After finding that he would not be able to get a test for the Zika virus in a timely manner at his well-resourced Boston hospital, Michael VanRooyen doubts that the U.S. health care system is ready to contain an outbreak of the disease. Van Rooyen—who is not ill, but wanted to test how easy it would be to obtain a test and diagnosis—is head of the emergency medicine department at Brigham and Women’s Hospital, director of the Harvard Humanitarian Initiative, and a professor at Harvard T.H. Chan School of Public Health and Harvard Medical School. He spoke at a February 17, 2016 panel at Harvard Kennedy School.
“I was informed that I first had to make an appointment with the [Obstetrics] department first, as they are the ones who actually have to order it. Then I had to sit down with a counselor to discuss it, as well as send a urine sample to a reference lab to get tested, which would take about three-and-a-half weeks to get back to me,” VanRooyen said, as quoted in a Harvard Crimson article. “So by the time I got the appointment, I got the test, it was going to be about a month-and-a-half before I would find out.”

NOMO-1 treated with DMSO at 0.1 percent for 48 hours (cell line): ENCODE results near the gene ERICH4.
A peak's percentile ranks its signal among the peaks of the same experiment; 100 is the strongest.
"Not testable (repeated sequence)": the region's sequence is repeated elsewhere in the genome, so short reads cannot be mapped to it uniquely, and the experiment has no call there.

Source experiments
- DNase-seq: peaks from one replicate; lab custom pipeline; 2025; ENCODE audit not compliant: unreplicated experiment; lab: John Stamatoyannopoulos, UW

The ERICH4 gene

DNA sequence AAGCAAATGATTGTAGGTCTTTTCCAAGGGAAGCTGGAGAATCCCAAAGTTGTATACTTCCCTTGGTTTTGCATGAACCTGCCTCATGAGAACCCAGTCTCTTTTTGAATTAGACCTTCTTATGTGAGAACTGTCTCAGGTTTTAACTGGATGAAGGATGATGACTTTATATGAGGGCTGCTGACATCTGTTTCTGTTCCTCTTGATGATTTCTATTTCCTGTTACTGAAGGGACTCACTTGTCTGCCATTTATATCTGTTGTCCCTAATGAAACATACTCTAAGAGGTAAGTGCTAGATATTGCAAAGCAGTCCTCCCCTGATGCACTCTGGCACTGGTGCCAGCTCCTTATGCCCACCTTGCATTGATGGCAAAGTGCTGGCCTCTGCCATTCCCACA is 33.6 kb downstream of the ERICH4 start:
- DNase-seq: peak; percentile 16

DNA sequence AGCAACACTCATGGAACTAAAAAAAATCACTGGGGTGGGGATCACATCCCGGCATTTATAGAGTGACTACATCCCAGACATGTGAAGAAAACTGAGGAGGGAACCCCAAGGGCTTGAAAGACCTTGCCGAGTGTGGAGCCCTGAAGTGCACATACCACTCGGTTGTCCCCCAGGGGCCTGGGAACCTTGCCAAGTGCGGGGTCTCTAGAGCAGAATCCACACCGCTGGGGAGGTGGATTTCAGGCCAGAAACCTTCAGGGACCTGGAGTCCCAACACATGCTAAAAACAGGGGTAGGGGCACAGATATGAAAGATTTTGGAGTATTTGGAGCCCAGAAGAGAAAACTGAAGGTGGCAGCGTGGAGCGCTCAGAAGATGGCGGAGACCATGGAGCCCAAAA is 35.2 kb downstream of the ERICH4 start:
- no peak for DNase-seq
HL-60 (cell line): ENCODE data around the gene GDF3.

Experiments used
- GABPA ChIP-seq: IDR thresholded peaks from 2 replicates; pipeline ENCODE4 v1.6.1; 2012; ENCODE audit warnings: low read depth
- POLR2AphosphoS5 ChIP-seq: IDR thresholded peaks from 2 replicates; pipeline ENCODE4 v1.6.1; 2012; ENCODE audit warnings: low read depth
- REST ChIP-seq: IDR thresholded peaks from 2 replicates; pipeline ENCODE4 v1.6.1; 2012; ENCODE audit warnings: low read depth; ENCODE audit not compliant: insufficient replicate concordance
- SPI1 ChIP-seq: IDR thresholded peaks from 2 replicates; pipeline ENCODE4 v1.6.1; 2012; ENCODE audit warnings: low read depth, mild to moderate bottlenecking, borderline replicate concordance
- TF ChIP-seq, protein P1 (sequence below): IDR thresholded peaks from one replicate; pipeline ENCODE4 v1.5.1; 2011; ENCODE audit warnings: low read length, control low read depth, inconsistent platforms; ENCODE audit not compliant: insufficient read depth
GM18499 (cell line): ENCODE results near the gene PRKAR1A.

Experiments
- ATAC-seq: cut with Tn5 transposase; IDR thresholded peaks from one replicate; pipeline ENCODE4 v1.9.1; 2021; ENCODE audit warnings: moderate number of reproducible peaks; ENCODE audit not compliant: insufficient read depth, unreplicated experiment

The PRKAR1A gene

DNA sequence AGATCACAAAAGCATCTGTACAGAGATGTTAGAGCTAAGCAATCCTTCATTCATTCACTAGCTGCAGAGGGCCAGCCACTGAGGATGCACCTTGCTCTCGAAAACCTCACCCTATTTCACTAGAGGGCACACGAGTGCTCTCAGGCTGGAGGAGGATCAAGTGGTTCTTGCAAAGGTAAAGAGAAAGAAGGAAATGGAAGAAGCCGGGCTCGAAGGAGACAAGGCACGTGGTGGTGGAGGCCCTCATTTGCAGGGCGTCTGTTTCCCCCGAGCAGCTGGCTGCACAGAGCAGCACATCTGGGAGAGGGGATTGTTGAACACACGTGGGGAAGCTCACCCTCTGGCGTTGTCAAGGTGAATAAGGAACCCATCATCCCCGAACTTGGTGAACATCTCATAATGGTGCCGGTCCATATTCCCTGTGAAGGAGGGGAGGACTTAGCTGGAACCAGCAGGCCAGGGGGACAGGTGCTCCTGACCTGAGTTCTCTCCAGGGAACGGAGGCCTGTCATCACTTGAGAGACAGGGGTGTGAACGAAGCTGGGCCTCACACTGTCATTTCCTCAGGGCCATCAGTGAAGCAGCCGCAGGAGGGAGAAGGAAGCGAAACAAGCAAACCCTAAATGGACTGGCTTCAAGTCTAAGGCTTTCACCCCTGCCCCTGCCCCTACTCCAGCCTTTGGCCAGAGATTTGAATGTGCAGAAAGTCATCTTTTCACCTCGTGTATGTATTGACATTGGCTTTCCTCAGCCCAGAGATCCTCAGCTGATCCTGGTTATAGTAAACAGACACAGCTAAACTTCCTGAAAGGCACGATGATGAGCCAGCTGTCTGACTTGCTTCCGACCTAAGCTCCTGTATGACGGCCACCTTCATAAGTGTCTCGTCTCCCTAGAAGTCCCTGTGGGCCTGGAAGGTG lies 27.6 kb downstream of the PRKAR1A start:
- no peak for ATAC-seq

Read Harvard Crimson article: Experts Discuss Zika Virus Containment and Prevention